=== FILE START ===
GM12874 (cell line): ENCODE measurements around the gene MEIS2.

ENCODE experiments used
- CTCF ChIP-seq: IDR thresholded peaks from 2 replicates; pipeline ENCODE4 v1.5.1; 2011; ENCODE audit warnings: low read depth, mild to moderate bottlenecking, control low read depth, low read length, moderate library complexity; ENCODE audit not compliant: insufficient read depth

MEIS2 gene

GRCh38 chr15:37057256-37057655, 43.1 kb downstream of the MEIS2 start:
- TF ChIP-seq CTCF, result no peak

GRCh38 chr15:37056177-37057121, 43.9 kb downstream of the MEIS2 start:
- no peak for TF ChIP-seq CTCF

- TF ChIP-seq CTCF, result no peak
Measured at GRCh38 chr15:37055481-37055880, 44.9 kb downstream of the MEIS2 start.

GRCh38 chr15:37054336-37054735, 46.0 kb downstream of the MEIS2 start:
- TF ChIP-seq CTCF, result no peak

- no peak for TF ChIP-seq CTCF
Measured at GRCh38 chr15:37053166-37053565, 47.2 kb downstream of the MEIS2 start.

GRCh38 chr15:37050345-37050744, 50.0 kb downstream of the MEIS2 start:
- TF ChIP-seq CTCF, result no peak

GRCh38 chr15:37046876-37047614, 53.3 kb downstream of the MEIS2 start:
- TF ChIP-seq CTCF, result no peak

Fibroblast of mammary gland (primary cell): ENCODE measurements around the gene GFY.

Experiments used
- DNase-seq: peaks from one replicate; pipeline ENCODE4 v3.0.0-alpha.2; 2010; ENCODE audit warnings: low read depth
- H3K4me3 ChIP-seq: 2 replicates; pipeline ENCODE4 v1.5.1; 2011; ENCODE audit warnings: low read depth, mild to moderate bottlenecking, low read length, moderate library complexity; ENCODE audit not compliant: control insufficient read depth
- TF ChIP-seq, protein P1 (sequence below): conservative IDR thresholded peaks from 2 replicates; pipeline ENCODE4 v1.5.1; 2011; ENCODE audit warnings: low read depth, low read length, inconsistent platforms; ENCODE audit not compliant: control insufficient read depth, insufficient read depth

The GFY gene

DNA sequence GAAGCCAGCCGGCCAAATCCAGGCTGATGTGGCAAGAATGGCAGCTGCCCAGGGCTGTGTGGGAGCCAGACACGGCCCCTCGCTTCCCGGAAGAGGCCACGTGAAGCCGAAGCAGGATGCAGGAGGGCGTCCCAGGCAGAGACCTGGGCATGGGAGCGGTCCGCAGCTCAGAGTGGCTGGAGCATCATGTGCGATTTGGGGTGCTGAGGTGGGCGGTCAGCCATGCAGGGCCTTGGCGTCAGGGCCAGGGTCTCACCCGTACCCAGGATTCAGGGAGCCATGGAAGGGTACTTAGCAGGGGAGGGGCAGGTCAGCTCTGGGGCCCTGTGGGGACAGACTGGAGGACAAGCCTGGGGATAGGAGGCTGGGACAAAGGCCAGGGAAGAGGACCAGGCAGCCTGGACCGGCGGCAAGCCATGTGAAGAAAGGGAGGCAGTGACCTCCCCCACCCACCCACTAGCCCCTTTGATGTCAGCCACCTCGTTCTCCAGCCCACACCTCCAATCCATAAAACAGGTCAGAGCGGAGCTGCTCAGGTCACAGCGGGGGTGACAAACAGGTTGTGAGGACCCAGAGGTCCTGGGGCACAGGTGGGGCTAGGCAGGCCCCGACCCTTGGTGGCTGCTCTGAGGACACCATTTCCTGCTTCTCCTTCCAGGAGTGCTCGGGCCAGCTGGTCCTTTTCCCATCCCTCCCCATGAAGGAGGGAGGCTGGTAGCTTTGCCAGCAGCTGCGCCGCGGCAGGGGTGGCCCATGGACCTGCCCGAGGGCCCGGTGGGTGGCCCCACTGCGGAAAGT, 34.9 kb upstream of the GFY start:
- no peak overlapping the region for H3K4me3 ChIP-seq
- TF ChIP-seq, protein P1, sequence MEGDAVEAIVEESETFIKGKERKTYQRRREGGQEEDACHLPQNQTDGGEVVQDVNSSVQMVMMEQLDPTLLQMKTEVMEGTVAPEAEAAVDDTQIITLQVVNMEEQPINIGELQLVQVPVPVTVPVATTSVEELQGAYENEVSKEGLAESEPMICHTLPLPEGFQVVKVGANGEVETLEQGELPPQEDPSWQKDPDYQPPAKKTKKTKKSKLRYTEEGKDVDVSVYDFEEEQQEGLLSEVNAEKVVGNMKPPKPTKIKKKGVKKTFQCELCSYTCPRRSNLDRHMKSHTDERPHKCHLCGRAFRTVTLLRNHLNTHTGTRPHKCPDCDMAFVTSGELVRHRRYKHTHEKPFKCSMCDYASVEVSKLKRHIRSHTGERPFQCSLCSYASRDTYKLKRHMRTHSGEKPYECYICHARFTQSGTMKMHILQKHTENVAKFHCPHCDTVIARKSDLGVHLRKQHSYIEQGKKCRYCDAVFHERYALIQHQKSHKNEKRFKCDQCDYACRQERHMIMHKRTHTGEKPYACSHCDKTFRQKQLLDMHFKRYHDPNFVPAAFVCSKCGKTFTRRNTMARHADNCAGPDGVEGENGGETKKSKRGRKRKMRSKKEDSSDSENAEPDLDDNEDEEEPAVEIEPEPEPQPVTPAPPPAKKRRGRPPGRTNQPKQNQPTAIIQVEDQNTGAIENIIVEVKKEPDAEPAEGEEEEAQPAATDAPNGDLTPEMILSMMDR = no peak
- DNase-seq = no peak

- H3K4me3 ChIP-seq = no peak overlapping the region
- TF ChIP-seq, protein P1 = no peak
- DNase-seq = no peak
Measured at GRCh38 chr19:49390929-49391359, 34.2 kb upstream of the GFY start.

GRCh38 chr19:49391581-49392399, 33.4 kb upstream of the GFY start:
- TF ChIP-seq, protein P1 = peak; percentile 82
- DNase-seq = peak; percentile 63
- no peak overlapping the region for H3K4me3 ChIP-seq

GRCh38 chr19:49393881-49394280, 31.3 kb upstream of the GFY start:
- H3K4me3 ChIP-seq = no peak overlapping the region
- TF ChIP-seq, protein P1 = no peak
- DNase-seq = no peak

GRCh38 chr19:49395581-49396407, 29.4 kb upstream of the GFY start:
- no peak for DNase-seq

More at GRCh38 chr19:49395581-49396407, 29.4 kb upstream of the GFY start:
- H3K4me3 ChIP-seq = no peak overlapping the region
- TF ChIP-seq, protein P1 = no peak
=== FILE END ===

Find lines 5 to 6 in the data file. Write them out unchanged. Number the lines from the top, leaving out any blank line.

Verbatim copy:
GRCh38 chr15:37057256-37057655, 43.1 kb downstream of the MEIS2 start:
- TF ChIP-seq CTCF, result no peak